You Can Test Drive GoldenCheetah/Aerolab on Windows Right Now!

aerolab_first_patch For those of you who were curious about Aerolab, there’s now a patched Win32 build for it in a development version of Golden Cheetah 1.3.   Thanks to Mark Liversedge for building my patch into GC1.3.   Keep in mind that this is a very early version of the Aerolab module and that it is not currently part of Golden Cheetah.  Aerolab is just a prototype right now, but it will eventually be a complete suite of aerodynamic tools for virtual elevation work.

For those of you not familiar with it, Aerolab is a virtual windtunnel that helps you analyze your ride files.  Under certain conditions, Aerolab will help you estimate the rolling resistance (Crr) and aero drag coefficient (CdA) of you and your bike.  It does this by helping you match a computed virtual elevation curve with the real curve.

[Edit:  Please keep in mind that this is a pre-release patched special build of GC1.4, brought to us by Gareth Coco.  It's meant to give you a taste of what's coming. ]

Download it here. Give it a try and let me know what you think!

17 comments to You Can Test Drive GoldenCheetah/Aerolab on Windows Right Now!

  • Robert

    Very cool. I like the visualization quite a bit, and the sliders are very very smooth.

    Here are some random comments.

    1. The calculations appear to be off.
    2. You should allow for rho < 1.0
    3. What are the units for elevation?
    4. Distance on the x-axis is way off.

    IOW, niggling details are off but functionality is very slick.

  • Robert

    Also, I’d restrict the range of the sliders a bit and increase the resolution.

    F’rinstance: rho should be range between maybe 0.9x and 1.25ish. Crr between maybe .001 and .01. CdA between maybe .1 and .5. You’ll need a drivetrain efficiency constant.

  • andy

    Ok, I’ll go home tonight and make sure the sliders are right and recheck my distance calculation. This stuff is begging for 4th-order Runge-Kutta, which I’ll have to put into future version.

    Gotta leave *some* work for later versions. :-)

    Thanks for the feedback, Robert.

  • Ben

    Hi, I doubt it’s related to your part of the software, but I can’t get a file to import (.csv or .wko (2.2or 3.0)) Sounds like a great idea, but… Any thoughts. I may be pushing things by trying to run GC under parallels on a Mac, but…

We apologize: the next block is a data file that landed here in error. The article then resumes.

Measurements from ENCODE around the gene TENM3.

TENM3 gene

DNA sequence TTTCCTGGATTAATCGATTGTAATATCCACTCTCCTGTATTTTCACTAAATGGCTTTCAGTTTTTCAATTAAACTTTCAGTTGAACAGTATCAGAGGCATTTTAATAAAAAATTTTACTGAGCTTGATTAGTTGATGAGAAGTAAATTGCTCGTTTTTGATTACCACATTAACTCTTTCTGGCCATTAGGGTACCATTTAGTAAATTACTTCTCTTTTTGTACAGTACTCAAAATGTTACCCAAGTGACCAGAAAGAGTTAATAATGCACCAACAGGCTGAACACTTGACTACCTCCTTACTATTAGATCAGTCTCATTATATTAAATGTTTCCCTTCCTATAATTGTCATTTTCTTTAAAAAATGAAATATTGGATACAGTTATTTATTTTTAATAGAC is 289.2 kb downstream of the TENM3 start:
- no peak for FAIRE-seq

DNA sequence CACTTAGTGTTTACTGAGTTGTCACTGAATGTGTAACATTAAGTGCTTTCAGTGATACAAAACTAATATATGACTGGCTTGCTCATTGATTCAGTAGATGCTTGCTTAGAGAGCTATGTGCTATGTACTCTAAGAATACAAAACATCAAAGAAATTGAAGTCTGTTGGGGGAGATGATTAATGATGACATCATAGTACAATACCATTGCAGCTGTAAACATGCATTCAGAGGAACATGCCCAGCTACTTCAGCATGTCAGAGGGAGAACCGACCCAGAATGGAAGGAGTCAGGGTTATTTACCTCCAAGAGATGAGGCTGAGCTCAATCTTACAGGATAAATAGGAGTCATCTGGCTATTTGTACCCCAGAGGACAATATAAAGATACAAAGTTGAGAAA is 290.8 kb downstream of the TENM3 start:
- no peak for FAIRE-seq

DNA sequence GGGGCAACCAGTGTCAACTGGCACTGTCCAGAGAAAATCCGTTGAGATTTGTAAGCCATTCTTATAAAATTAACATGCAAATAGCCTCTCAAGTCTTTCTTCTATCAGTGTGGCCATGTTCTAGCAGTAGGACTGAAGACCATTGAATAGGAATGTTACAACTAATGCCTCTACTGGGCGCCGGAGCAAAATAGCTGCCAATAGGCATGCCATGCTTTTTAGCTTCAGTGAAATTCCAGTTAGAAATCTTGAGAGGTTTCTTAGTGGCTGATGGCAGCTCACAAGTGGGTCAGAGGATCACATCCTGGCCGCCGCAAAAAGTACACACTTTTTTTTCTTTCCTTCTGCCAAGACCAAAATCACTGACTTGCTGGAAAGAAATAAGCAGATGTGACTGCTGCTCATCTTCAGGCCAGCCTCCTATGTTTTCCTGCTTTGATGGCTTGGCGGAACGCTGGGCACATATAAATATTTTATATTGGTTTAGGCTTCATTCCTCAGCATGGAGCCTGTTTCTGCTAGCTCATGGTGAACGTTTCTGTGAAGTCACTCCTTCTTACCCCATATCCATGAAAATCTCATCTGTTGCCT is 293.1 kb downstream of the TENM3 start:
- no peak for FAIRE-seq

Thanks Ben

  • andy

    Ben, it may well be because of Aerolab. I’m looking into it right now. Stay tuned and check back soon for updates to the binary.

    Thanks for your comment!

  • I am trying to upload training files from a WKO+ data file. This is not working and it is suggesting I open the file and save as… What should I do here? The set up looks really good and provides charts that are not offered in other programs. Great work!
    -mike

    • andy

      I am currently working on a new, clean patch for Windows, Mac, and Linux. Stay tuned for the announcement and we’ll get you a proper version.

      Thanks for trying it out — we appreciate you using Golden Cheetah!

      Andy F

  • James

    GC had no problems importing one of my field testing WKOs from last spring. This ride consisted of a set of Lim opposing-direction runs, followed by a Chung session on a running track. Aerolab shows me a flat plot when I plug in the Crr calculated from my Lim runs, along with the CdA I got from the Lim runs and my original Chung analysis spreadsheet. So, looks like your math is at least close :-)

    Notes:
    1. X-axis is labeled Distance but it’s pretty clearly time.
    2. Inputting values in the Crr/Cda/Rho/Total weight text boxes causes the values to go haywire.
    3. Would be helpful to be able to zoom in on an interval

    • andy

      A new clean patch is imminent, and it will fix the reported problems. Thanks so much for trying Aerolab, and stay tuned for plenty more features in the coming versions.

  • Chris

    It’s looking good